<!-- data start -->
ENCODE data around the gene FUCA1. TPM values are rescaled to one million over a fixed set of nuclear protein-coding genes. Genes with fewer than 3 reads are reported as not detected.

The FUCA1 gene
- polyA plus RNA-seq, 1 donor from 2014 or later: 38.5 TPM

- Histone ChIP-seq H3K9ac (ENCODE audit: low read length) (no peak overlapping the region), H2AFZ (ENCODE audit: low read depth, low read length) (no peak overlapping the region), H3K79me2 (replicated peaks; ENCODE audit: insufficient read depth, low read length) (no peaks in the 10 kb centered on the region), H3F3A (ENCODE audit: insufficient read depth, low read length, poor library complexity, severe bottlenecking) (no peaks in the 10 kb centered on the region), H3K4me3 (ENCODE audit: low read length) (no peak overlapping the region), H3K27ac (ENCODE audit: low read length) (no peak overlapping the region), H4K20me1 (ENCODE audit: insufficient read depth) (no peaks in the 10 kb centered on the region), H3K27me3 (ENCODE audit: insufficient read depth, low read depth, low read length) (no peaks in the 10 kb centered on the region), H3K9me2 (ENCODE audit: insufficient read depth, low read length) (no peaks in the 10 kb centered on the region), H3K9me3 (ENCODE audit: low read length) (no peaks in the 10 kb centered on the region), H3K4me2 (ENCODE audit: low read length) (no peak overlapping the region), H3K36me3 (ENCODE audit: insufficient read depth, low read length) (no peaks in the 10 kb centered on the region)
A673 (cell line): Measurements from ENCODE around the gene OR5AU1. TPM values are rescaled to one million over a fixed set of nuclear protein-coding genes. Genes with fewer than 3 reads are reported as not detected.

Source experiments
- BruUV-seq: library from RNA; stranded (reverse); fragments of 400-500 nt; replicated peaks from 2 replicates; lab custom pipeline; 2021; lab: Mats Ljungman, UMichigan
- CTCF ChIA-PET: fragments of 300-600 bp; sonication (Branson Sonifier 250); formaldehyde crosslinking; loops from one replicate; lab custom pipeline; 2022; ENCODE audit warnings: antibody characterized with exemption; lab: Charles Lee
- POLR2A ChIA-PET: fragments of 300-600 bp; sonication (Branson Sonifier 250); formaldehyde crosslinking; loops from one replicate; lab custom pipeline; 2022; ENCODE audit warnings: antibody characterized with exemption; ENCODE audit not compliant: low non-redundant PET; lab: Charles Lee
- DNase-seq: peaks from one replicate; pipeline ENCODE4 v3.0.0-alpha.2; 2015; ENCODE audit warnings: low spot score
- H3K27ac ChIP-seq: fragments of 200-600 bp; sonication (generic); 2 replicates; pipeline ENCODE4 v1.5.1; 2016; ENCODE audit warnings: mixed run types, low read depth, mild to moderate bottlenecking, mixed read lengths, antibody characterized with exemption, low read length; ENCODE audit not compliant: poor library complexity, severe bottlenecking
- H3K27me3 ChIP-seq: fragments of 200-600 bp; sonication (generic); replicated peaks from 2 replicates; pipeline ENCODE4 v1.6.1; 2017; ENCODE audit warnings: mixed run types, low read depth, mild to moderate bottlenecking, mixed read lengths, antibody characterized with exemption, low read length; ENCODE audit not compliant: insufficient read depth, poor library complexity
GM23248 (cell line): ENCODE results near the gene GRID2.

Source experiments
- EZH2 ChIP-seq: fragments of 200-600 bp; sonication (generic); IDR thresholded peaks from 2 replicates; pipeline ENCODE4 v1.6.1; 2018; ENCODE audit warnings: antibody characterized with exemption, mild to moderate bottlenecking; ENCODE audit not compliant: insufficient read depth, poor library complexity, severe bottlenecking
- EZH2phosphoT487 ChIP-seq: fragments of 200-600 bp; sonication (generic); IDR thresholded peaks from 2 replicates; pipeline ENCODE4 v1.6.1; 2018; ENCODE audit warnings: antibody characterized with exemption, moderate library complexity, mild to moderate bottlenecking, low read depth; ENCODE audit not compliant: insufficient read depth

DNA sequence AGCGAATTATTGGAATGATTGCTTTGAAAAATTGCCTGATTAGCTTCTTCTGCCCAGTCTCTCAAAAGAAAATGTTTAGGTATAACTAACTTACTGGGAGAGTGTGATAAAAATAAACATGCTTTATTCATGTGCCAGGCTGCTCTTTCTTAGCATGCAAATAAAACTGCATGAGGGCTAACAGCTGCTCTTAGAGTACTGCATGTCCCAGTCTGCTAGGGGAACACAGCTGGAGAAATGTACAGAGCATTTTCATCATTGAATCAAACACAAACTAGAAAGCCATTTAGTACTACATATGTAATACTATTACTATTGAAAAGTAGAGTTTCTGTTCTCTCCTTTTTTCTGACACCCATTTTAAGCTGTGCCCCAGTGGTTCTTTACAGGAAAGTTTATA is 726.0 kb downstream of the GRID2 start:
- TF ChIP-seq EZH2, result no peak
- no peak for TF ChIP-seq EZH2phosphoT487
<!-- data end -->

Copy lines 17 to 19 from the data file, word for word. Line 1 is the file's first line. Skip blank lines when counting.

DNA sequence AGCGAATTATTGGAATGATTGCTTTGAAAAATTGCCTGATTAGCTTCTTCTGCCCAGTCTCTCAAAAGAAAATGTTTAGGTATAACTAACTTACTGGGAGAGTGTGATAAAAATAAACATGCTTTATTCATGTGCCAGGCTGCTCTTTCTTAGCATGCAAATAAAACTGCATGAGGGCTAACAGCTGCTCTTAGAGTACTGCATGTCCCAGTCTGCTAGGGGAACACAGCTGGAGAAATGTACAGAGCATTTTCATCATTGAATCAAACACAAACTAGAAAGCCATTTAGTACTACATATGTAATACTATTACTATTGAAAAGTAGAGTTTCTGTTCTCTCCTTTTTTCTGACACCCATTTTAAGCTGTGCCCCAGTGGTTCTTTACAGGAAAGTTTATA is 726.0 kb downstream of the GRID2 start:
- TF ChIP-seq EZH2, result no peak
- no peak for TF ChIP-seq EZH2phosphoT487